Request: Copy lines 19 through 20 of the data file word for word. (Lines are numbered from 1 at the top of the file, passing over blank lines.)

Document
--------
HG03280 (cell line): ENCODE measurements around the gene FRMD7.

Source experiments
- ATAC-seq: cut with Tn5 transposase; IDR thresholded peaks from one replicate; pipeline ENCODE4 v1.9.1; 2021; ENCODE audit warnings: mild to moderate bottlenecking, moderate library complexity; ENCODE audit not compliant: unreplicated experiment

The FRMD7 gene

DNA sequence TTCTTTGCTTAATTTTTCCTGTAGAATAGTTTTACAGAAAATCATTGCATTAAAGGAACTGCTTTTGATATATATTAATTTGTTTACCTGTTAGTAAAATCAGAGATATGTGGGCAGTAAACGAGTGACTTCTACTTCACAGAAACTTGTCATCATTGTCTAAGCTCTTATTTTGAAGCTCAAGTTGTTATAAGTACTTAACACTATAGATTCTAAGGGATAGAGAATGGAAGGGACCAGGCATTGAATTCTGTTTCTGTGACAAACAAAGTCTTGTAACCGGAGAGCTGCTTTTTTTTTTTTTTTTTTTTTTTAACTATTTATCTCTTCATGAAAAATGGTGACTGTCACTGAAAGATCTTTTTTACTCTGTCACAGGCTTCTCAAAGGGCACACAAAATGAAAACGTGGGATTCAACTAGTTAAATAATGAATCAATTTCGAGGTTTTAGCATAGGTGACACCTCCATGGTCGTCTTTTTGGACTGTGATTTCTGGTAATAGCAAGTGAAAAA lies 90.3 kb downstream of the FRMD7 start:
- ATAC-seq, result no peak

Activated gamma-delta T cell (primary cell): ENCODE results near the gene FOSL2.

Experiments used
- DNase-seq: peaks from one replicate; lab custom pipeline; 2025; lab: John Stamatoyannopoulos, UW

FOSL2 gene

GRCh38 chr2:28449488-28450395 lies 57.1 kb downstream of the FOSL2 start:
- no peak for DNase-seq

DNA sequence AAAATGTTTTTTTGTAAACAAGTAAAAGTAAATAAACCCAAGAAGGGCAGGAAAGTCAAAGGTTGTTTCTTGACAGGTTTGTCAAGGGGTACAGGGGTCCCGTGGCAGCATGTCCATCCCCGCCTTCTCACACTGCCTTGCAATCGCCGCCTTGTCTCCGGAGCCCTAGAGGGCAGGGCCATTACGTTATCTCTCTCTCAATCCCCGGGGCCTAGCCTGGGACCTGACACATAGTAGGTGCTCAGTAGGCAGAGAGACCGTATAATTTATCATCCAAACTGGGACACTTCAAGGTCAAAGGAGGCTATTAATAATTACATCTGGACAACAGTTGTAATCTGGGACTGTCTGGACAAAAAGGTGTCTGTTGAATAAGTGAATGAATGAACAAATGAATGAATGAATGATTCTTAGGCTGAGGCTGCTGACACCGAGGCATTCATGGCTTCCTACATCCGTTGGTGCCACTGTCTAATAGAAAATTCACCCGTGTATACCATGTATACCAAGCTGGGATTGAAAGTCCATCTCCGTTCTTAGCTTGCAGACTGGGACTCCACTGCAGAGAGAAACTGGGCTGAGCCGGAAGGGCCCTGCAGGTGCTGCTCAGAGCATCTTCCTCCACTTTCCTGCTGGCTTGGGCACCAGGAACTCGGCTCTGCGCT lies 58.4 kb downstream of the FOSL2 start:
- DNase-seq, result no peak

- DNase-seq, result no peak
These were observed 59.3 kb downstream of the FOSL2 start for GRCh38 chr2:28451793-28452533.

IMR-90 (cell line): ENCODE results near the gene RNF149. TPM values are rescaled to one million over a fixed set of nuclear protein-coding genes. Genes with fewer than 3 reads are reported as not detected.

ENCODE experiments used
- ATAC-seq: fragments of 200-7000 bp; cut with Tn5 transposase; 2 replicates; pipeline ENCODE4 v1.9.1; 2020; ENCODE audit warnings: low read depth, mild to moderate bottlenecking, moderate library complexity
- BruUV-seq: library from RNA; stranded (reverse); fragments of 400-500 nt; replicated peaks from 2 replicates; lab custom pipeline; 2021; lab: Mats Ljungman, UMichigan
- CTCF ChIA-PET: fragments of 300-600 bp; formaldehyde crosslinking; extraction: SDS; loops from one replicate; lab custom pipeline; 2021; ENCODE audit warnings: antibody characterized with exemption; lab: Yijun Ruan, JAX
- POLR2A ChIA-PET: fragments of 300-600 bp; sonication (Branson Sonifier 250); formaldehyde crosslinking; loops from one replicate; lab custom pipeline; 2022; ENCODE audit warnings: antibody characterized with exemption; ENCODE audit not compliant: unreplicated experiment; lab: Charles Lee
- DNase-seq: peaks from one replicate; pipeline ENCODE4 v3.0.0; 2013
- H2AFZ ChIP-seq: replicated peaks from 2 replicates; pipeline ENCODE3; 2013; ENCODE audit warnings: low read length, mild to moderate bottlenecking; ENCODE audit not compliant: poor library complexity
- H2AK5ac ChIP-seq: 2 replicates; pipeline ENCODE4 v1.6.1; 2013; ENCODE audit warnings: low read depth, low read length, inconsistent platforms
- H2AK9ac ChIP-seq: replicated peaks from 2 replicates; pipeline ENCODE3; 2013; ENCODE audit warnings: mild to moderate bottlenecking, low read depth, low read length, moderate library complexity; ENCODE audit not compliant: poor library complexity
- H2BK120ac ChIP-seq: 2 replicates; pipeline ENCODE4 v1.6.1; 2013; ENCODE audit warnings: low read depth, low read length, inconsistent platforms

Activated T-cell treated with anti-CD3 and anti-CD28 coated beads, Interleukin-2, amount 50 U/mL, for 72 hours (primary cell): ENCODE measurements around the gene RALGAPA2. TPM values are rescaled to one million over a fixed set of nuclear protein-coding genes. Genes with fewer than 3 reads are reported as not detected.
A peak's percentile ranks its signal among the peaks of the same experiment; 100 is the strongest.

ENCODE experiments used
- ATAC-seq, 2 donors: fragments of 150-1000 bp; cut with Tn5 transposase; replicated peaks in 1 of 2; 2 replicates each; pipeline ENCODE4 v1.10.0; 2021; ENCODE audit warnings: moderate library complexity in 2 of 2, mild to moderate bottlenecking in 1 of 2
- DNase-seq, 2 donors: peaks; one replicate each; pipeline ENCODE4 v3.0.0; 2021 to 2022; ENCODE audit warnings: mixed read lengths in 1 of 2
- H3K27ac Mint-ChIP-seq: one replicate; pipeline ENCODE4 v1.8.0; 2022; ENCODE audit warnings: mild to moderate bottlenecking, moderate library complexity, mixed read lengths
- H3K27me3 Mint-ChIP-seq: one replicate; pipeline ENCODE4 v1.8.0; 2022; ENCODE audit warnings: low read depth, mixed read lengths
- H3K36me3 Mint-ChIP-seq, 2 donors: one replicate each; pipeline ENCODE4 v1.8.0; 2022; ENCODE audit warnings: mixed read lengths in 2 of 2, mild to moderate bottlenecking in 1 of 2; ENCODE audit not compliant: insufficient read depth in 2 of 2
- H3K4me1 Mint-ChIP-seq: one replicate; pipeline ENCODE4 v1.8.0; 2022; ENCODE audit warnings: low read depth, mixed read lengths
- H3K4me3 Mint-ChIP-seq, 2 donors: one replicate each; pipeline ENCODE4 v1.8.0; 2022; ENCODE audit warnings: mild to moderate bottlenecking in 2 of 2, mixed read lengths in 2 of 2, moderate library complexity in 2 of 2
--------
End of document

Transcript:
- ATAC-seq: fragments of 200-7000 bp; cut with Tn5 transposase; 2 replicates; pipeline ENCODE4 v1.9.1; 2020; ENCODE audit warnings: low read depth, mild to moderate bottlenecking, moderate library complexity
- BruUV-seq: library from RNA; stranded (reverse); fragments of 400-500 nt; replicated peaks from 2 replicates; lab custom pipeline; 2021; lab: Mats Ljungman, UMichigan